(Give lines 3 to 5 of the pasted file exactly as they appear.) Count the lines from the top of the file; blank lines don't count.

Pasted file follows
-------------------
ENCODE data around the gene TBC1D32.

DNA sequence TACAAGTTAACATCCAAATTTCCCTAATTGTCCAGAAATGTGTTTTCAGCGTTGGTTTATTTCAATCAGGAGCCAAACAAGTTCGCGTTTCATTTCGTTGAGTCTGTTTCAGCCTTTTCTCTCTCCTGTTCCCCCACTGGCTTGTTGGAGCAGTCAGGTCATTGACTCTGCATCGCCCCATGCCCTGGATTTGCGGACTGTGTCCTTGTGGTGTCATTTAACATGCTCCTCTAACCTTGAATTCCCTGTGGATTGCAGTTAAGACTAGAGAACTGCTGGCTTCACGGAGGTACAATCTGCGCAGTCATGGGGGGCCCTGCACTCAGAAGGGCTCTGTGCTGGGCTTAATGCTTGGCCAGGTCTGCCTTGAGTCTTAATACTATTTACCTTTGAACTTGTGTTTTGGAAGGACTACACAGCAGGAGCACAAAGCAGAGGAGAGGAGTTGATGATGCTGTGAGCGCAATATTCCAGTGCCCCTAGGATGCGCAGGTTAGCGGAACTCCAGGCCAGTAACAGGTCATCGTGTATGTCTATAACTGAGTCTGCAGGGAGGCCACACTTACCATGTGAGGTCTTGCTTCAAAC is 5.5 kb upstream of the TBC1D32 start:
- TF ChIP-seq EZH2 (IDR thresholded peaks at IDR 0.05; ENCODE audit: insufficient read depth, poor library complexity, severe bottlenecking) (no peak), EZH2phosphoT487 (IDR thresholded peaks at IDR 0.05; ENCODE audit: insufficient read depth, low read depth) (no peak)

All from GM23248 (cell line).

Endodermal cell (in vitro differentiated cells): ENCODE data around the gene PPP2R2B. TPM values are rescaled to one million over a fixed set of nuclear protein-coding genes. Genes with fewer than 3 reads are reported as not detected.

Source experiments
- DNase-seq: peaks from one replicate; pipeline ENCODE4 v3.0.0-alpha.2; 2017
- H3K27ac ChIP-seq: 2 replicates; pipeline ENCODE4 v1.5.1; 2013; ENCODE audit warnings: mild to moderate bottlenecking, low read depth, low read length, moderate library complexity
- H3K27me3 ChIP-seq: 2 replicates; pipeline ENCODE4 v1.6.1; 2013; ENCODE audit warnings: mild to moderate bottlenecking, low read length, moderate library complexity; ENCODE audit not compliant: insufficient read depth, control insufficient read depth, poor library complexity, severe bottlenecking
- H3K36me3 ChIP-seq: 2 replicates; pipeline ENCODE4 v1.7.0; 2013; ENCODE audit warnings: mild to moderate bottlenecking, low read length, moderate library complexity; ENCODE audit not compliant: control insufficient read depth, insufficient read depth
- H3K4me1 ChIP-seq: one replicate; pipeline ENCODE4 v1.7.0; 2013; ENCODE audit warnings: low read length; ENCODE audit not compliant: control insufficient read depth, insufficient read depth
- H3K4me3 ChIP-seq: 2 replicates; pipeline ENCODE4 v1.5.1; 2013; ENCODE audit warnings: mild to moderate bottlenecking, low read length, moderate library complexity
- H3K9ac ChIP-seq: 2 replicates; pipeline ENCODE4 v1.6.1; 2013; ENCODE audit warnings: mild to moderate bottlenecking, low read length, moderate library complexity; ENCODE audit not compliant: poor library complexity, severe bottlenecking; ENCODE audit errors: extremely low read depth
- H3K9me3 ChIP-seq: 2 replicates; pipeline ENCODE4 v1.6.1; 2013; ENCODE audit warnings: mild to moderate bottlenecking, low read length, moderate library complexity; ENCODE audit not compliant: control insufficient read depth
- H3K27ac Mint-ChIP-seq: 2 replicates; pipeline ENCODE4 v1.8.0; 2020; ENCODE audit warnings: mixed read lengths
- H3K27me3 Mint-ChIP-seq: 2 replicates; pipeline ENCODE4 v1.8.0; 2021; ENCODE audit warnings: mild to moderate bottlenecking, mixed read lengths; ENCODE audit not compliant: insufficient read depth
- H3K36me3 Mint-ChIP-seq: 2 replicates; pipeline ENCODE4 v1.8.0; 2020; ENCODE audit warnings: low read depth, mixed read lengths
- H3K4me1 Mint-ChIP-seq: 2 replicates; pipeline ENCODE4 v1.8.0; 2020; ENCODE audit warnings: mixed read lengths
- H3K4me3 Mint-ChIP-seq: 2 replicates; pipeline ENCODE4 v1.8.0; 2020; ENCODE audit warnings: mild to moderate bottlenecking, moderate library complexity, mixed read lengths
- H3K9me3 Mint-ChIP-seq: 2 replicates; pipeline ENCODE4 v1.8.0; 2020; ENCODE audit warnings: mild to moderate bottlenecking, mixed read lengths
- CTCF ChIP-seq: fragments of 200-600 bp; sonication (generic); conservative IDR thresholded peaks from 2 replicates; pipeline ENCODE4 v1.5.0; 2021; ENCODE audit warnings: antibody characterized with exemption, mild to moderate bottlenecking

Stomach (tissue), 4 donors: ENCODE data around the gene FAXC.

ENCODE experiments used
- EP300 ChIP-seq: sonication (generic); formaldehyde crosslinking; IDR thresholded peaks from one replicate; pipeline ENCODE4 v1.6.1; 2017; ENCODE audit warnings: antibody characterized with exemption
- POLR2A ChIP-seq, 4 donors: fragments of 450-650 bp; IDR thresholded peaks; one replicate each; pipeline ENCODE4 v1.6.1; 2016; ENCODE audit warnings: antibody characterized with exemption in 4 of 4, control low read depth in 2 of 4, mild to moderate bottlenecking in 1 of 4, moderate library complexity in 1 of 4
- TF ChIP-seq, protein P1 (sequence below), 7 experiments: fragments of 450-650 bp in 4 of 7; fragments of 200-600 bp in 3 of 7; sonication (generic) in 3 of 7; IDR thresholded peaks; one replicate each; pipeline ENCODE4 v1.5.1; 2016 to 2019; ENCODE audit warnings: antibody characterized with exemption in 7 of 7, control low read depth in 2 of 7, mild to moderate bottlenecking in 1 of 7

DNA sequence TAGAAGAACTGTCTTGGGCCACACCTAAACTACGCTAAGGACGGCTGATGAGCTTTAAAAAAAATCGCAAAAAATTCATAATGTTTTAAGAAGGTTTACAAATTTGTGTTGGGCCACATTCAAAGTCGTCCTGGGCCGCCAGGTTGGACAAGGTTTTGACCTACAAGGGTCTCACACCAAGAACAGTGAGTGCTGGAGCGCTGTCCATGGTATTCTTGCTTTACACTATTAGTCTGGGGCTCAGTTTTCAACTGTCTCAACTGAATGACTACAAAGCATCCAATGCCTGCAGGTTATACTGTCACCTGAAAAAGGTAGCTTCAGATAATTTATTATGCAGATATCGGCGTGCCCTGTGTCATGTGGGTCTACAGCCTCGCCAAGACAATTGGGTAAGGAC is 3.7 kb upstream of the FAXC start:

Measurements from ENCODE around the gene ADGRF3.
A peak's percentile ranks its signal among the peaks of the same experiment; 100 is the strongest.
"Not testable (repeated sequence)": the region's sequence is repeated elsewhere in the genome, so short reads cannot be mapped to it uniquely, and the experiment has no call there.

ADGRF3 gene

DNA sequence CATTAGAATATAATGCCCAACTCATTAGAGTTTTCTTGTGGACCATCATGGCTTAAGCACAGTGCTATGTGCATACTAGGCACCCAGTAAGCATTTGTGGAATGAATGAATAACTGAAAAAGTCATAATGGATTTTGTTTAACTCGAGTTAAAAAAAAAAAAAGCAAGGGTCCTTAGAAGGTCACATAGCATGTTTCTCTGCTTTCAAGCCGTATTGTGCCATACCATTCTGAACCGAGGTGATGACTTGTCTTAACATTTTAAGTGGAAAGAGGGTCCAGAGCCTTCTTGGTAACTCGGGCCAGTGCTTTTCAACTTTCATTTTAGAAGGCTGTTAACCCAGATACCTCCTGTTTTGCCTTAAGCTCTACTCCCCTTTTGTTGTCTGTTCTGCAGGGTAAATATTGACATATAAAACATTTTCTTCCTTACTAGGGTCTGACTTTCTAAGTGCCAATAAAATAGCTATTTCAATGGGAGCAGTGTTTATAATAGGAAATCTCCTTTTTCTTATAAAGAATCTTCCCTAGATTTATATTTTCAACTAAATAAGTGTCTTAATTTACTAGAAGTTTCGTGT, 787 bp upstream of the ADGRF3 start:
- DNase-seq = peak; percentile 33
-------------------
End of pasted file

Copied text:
- TF ChIP-seq EZH2 (IDR thresholded peaks at IDR 0.05; ENCODE audit: insufficient read depth, poor library complexity, severe bottlenecking) (no peak), EZH2phosphoT487 (IDR thresholded peaks at IDR 0.05; ENCODE audit: insufficient read depth, low read depth) (no peak)

All from GM23248 (cell line).

Endodermal cell (in vitro differentiated cells): ENCODE data around the gene PPP2R2B. TPM values are rescaled to one million over a fixed set of nuclear protein-coding genes. Genes with fewer than 3 reads are reported as not detected.